Become a Site Supporter and Never see Ads again!

Author Topic: What to do with Mono soundboard used as bulk of mix?  (Read 997 times)

0 Members and 1 Guest are viewing this topic.

Offline wforwumbo

  • (6)
  • Taperssection Regular
  • **
  • Posts: 147
Re: What to do with Mono soundboard used as bulk of mix?
« Reply #15 on: November 24, 2021, 10:42:40 PM »
Aligning two source recordings is also important if you plan on processing the channels independently - equalization being an important one. If your recordings are not aligned, and you try to eq anything (either independent sources or the master) you’ll be constantly fighting an uphill battle. Sure many DAWs have plug in group delay compensation but that’s still fighting a losing battle if your sources aren’t aligned to start.

For most of the other points, phase delays are not always constant across frequency. Sure there is some wiggle room from environmental factors, but they’re not linear across frequency and our brains have ways of processing and filtering the information posthaste. The digital processing side of things offers a layer of control that benefits greatly from phase alignment.

It’s not just about combing, it’s also about a psychoacoustic phenomenon called…

… our hearing can tolerate a shift of up to about 20-25 ms. Our brain does not distinguish it and takes it as one sound. When the shift is greater, our brain processes it as two separate sounds. When we are out of this range, the matrix will sound unphased. I don't think there will be significant comb filtering. Sbd and aud are different enough signals. But for our hearing it will be confusing. It will sound like an echo, losing clarity and precision.

In my experience, when sbd is slightly shifted forward in front of the aud, the sbd is more pronounced in the mix and the aud is more in the background. And conversely. It's like changing the levels of sbd and aud, but it has a slightly different sound effect. These are delicate things

… the precedence effect. Also called the law of first wavefront, the way your brain fuses auditory information from delayed signals can get very confusing. What’s posted in the quote is a hand wave, but a very practical manifestation of the precedence effect.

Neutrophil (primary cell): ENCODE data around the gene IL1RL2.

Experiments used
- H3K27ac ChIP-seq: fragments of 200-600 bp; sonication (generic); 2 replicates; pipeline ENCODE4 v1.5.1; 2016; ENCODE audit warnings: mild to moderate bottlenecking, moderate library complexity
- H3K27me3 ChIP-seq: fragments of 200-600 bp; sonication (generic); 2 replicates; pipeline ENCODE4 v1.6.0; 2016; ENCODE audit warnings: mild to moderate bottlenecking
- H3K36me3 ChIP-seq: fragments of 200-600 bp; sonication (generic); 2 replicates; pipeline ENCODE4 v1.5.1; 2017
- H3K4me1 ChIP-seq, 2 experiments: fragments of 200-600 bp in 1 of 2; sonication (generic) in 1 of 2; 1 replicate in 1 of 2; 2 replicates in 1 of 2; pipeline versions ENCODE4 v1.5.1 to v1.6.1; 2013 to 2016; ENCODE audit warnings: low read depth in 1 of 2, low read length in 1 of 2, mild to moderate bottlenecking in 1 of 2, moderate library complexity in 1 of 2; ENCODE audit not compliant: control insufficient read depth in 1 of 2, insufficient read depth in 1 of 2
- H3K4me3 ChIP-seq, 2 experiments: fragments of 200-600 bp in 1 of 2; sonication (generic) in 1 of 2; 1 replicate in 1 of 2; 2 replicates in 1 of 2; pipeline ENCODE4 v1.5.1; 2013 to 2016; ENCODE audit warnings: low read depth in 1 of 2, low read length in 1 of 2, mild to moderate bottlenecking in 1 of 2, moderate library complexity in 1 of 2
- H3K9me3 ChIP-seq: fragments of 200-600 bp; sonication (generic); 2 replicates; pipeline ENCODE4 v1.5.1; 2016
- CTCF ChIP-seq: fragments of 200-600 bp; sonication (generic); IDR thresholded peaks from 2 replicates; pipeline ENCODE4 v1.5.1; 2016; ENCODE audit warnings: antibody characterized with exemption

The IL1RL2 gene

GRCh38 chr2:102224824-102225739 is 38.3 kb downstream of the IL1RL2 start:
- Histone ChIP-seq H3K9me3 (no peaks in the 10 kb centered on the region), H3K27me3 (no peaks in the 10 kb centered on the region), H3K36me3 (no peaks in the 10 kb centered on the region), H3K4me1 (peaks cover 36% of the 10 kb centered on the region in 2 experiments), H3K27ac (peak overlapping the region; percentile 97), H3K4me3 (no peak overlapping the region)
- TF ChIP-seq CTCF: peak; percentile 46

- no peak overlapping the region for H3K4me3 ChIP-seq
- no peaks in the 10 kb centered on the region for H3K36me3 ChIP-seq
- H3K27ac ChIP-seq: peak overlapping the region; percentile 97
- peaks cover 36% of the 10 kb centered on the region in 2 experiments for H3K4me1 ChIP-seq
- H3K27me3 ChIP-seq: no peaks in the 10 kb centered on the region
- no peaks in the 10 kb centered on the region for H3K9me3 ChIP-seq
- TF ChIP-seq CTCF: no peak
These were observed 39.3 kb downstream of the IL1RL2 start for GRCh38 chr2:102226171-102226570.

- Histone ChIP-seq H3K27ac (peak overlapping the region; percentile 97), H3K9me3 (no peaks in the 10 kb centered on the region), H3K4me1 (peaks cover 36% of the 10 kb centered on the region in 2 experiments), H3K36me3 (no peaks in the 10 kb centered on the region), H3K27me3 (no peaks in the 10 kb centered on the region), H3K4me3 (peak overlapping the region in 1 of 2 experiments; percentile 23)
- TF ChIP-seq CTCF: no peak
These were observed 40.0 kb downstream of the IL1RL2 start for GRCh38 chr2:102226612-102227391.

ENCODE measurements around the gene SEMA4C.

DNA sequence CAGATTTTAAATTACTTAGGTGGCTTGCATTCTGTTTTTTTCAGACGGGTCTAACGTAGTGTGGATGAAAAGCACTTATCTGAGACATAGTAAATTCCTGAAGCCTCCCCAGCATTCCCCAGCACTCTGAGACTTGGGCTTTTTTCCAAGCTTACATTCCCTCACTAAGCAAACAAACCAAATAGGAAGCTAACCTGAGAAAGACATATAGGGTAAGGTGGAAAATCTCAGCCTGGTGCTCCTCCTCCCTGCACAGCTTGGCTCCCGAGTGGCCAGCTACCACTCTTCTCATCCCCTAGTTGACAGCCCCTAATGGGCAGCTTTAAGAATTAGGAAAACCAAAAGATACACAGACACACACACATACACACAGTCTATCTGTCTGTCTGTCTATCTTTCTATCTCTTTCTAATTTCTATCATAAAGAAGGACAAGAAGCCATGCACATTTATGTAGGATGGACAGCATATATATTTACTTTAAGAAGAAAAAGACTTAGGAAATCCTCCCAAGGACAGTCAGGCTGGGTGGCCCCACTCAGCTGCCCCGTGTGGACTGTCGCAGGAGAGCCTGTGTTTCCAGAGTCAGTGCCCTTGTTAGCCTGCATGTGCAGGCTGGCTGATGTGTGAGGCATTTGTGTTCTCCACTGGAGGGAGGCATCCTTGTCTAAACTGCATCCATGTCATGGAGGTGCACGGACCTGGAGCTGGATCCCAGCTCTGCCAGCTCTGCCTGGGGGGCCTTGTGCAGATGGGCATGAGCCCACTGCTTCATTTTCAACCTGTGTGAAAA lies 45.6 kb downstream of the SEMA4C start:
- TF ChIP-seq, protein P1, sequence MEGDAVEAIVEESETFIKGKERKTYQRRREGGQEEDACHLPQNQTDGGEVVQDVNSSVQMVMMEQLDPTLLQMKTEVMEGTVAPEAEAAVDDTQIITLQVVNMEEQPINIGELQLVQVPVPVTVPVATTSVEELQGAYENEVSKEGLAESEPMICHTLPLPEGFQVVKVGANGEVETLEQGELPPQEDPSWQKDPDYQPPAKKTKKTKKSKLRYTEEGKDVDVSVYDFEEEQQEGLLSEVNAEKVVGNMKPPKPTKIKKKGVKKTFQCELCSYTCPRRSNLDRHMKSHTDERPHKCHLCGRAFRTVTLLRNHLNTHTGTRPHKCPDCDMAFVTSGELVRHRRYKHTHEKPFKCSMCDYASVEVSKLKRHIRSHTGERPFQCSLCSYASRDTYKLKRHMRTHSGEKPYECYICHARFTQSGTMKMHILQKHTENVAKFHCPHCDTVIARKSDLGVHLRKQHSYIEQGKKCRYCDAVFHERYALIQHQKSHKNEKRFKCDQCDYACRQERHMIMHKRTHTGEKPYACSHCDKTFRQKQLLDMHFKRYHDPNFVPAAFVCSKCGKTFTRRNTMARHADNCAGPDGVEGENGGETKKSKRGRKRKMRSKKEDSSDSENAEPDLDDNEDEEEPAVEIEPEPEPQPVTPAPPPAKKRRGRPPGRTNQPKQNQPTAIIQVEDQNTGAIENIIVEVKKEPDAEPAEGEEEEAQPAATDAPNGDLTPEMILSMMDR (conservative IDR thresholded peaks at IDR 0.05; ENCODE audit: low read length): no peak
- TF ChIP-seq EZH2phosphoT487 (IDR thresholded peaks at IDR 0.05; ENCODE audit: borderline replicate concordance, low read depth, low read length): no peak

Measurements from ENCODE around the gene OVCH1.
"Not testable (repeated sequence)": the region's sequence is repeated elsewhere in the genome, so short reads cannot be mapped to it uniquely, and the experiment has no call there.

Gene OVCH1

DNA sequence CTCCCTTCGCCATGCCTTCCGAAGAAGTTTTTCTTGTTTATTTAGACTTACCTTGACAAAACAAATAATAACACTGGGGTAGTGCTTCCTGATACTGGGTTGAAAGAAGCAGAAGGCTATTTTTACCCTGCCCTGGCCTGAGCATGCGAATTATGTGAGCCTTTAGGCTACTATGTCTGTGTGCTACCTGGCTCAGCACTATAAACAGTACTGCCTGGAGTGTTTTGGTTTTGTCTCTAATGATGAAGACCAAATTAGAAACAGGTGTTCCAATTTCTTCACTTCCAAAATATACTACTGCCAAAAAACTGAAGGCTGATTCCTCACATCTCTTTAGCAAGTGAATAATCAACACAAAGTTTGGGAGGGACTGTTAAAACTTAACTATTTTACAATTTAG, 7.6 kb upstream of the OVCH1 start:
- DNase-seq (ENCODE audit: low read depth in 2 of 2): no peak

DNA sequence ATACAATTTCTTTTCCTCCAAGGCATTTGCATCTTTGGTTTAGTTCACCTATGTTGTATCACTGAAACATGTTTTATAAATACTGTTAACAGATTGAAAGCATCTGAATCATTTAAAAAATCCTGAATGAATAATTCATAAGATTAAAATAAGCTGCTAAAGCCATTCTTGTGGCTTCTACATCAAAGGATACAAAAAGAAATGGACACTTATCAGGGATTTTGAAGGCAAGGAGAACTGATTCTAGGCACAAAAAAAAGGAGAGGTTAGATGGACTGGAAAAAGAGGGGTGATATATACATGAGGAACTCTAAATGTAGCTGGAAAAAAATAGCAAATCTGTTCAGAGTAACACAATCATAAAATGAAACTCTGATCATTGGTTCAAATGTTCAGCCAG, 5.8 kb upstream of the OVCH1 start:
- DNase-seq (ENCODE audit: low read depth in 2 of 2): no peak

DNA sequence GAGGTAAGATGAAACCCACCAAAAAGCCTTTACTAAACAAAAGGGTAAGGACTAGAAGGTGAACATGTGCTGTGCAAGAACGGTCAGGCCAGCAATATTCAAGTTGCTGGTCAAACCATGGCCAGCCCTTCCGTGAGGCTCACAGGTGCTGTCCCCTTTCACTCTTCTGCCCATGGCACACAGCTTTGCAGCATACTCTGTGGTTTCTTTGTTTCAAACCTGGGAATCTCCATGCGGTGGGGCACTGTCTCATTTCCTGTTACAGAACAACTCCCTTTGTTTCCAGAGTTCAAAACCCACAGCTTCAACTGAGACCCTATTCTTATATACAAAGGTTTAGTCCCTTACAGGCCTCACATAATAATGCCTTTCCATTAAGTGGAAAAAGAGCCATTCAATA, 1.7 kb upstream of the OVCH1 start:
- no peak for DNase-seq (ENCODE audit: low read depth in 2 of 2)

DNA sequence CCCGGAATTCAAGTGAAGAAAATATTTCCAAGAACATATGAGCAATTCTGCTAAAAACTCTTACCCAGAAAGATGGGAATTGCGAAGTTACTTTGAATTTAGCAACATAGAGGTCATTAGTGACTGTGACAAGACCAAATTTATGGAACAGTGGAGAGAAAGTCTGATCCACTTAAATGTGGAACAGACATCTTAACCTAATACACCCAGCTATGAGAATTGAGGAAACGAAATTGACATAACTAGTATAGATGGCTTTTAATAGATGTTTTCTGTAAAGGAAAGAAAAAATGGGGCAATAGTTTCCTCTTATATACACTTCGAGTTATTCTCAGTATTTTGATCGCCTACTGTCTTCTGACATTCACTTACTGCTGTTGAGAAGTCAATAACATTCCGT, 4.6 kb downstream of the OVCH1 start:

It honestly is not too hard to get your sources lined up, even if you don’t feel your ears are dialed in. Most DAWs come with a sample delay and a corellation meter (and some even come with gonioneters), this process takes maybe all of 5 minutes once you become comfortable with the tools and your ears learn to adjust and identify the shifts.
North Jersey native, Upstate veteran, proud Texan

2x Schoeps mk2
2x Schoeps mk21
2x Schoeps mk4
2x Schoeps mk41v
1x Schoeps ccm8

Grace Lunatec V3
2x Schoeps cmc5
2x Schoeps KC5
2x Nbob KCY
2x Naiant PFA

Sound Devices Mixpre-6

Offline kuba e

  • Site Supporter
  • (1)
  • Taperssection Member
  • *
  • Posts: 408
  • Gender: Male
Re: What to do with Mono soundboard used as bulk of mix?
« Reply #16 on: November 25, 2021, 03:07:47 PM »
I remember doing one recording sbd + aud (hyper, din, in the middle of the room). I aligned the first version exactly according to the waveform and my listening. In the second version, I delayed sbd by 10 ms (maybe a little less, I don't remember it well). My friend, who has perfect hearing and good monitors, confirmed that the second version is better. The sbd didn't sound good, and by delaying it, it fell into the aud. It was not a significant change but it was positive. And when I tried to just turn down the levels of the sbd, it didn't have the same good effect.

I think the same as Morst, there is a certain possible range for syncing sbd and aud. From what I was listening, most of the matrixes came to me well done. I've heard a bad sync on a few recordings. Perhaps some instruments may be sensitive to just minimal unsync, such as cymbals? I'm not sensitive to it and I hope most people will overlook it as well. In addition, much can be forgiven in a live recording if it does not significantly interfere.

I also think comb filtering is negligible when mixing aud and sbd. Theoreticaly, if we mix onstage mics 1m spacing and sbd, we would get into problems for 350hz (wavelength 1m) and higher. But I have not encountered these problems. I think sbd and aud are enough different signals. Maybe I got it wrong. Why should there be a problem with equalization?
« Last Edit: November 25, 2021, 04:21:55 PM by kuba e »


RSS | Mobile
Page created in 0.024 seconds with 25 queries.
© 2002-2021
Powered by SMF